Pylons, poplar trees, a slight rise in the land to the left and right of the muddy path along which a man in walking away from us. The shot is silent. A panning shot of a mountain range, the summits fading into the haze of the distance. The shot is still silent. Prolonged. The film gives us no clues. It merely seems to be training the gaze on this: an empty, perhaps remote mountainside. Then a white screen and a different mountain range; the movement of the camera suggests it may be filming something very small, like an image, an etching. White screen again, and we are higher, moving faster over a vast area of landlocked mountains. The sound of gulls, the image looks like a photographic negative. Is it a mountain, a sand castle? We have no means of measuring the scale of what we are seeing. This is how Qu’ils reposent en révolte opens, its original English verse also present on the main title frame: May they rest in revolt. Two hours and 33 minutes later, the film ends with a similar panning shot as the camera moves through and across the landscape of a centre for asylum seekers, following the progress of someone through the maze of bunk beds to one narrow bed where the body swings across the frame, adjusts itself both in the bed and in the frame, then pulls a light, rough blanket over himself. The camera takes three steps further, zooming progressively into the texture of the material, as abstract as the folds of the mountains in the opening sequence, then cuts to credits.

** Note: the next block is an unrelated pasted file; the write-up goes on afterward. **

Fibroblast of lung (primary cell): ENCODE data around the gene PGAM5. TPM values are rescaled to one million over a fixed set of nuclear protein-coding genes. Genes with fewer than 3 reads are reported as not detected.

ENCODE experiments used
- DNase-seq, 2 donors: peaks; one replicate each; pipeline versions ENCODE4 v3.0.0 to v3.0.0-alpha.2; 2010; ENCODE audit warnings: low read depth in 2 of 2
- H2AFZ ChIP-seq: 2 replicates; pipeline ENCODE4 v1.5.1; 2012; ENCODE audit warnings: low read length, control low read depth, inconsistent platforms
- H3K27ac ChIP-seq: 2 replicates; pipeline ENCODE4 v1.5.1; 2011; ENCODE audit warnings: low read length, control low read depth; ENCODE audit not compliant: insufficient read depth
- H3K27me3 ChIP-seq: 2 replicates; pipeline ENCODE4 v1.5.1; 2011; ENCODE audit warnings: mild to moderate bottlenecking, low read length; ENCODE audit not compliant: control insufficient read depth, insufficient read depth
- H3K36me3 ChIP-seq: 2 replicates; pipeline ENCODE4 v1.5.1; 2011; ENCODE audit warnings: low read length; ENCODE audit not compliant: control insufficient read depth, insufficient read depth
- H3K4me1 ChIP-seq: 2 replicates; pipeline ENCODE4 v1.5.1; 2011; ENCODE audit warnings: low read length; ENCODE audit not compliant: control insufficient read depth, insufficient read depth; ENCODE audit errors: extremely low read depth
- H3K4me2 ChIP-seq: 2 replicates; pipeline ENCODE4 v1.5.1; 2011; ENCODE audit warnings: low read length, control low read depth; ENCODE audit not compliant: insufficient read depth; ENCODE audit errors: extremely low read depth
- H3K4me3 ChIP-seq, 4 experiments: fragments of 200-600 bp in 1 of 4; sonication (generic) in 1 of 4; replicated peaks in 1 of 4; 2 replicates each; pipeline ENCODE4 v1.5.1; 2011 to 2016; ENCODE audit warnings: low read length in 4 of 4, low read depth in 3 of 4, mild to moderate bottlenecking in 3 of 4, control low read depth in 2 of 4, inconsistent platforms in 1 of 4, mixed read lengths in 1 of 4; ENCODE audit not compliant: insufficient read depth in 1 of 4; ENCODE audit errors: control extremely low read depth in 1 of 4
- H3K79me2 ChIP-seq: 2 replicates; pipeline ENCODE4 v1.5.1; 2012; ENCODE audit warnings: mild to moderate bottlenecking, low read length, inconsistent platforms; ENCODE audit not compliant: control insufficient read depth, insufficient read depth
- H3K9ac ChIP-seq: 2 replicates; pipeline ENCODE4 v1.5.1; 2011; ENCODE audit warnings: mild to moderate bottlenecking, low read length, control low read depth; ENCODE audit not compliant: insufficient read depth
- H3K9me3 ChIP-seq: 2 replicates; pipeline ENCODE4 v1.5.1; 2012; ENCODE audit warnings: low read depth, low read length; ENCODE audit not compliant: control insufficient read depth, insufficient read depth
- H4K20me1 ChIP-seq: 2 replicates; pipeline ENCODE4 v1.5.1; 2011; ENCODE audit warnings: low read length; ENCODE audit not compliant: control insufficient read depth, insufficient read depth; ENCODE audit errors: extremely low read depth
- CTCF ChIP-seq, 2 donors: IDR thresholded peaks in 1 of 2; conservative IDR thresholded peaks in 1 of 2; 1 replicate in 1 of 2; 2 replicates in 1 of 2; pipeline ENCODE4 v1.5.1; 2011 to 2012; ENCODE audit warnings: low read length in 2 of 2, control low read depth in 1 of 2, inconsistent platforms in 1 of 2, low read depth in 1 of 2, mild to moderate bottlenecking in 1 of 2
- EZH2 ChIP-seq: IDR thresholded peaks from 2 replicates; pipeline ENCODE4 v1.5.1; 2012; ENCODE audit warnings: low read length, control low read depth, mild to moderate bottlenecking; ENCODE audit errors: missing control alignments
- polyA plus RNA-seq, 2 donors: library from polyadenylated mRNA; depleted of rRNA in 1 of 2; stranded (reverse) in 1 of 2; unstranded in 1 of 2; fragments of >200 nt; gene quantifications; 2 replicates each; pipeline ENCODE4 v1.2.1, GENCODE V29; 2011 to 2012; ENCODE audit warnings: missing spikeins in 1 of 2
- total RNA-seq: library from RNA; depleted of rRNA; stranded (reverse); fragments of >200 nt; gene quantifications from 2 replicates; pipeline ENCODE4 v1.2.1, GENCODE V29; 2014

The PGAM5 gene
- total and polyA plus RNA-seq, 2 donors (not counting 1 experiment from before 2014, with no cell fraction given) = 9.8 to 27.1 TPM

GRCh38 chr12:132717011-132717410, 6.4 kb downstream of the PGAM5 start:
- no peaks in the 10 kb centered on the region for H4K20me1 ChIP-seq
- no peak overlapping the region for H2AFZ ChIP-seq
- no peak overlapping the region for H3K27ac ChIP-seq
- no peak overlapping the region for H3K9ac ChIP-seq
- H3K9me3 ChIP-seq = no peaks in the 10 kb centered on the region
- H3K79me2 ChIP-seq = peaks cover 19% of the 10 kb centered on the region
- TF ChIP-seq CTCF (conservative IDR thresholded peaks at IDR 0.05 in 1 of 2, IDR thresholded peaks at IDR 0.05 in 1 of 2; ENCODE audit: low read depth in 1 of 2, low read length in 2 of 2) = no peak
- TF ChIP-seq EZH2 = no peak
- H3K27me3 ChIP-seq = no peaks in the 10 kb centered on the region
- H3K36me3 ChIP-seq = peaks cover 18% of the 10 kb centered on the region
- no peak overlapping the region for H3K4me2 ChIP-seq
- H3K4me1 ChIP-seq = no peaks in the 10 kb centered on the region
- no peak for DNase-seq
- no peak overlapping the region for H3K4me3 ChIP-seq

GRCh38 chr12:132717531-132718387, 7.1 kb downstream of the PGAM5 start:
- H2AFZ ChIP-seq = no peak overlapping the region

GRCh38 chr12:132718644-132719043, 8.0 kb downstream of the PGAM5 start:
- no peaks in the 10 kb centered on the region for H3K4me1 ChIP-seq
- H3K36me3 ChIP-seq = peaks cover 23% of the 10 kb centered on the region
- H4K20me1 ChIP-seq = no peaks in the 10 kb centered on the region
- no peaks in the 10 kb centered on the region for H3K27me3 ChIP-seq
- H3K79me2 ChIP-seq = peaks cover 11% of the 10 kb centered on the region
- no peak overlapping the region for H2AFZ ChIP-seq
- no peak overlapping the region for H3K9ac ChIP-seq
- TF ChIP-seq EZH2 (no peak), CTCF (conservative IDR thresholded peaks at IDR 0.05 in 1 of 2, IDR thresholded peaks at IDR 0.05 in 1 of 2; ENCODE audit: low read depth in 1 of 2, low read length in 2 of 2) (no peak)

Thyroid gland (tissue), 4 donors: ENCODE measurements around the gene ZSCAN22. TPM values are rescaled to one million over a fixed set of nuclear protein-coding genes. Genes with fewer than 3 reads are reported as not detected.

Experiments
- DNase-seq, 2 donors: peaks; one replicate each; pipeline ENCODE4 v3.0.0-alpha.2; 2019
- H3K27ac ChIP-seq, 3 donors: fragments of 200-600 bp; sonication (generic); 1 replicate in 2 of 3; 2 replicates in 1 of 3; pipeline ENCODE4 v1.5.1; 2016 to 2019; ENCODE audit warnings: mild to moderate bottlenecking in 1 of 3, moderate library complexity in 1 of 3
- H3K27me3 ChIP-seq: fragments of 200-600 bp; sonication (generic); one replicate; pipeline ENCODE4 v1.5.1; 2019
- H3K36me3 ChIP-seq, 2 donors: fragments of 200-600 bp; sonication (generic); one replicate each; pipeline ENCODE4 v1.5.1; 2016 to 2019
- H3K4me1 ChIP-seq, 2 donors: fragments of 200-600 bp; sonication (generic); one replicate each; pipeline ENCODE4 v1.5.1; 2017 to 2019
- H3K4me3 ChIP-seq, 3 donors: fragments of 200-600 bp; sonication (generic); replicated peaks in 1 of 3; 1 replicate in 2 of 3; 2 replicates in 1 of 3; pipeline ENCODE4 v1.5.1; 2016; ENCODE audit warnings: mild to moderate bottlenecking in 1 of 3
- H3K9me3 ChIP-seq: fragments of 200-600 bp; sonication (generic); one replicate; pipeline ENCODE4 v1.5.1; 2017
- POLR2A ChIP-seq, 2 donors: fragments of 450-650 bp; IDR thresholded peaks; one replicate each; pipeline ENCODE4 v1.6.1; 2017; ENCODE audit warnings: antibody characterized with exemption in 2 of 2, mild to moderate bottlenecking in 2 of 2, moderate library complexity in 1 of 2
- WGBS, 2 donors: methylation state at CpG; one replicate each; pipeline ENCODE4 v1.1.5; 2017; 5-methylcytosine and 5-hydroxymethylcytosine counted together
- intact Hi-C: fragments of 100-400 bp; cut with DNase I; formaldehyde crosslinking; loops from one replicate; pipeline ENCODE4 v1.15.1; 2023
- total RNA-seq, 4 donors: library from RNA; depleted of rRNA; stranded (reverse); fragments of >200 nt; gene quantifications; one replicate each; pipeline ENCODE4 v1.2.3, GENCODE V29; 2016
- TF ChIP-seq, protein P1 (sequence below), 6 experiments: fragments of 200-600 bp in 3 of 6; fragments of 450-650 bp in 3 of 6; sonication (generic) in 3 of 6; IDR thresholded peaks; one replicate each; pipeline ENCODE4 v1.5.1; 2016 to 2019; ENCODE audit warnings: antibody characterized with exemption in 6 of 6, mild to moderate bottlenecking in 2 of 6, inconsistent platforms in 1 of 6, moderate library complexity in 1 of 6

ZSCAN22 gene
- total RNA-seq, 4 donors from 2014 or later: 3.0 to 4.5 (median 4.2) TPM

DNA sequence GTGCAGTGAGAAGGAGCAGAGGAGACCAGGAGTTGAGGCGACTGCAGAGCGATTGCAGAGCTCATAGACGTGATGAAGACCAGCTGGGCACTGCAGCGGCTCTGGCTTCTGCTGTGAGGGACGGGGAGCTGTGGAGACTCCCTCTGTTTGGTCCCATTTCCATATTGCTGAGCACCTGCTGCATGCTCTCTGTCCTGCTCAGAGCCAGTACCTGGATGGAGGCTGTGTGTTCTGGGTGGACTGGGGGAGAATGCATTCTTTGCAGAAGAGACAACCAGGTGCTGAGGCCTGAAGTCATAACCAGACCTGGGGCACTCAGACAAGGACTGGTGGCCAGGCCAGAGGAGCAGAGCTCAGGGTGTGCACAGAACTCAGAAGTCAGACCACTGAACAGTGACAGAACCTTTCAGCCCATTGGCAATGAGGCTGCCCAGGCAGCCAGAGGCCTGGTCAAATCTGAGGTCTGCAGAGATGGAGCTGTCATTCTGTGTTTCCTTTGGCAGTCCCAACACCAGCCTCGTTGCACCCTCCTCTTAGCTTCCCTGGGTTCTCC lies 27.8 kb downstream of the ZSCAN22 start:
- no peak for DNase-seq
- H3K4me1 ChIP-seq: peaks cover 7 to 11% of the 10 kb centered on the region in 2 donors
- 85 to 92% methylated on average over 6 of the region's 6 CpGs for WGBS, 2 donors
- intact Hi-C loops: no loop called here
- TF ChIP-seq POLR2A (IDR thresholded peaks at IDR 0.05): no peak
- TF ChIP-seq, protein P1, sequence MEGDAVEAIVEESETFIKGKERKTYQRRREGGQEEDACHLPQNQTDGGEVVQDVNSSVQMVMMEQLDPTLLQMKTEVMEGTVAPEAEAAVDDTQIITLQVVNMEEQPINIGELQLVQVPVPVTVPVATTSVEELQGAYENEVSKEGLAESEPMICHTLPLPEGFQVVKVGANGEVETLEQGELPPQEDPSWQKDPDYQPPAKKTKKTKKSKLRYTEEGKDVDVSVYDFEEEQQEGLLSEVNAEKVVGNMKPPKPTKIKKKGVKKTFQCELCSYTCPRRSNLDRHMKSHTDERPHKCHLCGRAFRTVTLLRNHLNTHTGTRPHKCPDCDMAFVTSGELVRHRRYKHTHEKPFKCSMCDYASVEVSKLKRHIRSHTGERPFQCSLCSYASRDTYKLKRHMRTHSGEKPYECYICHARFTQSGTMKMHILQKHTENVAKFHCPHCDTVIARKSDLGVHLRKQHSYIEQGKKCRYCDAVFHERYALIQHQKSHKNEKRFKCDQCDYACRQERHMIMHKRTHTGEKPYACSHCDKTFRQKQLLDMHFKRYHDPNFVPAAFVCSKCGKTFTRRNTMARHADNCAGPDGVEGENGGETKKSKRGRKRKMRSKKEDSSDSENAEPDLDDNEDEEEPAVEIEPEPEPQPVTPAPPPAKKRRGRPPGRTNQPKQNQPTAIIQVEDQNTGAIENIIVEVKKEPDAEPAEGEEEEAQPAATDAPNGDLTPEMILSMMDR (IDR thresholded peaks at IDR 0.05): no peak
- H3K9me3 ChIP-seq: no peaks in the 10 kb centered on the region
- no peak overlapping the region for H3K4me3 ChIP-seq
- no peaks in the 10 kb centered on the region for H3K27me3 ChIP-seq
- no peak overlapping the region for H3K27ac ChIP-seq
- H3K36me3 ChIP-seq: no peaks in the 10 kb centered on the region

Nothing fixes the opening and closing sequences in a relation of narrative development, or conclusiveness. The film could continue, just as it could have been much shorter. Some of Sylvain George's films are much shorter; the long ones are longer than the habitual documentary format. They do not educate, or not directly as a documentary might be expected to do; nor do they offer a particular vehicle – a character or a point of view – to follow through a succession of encounters or events. Instead they engage a series of modes of looking and hearing, abandoning the processes of representation whereby the components of the film are held within a causal development towards certain ends.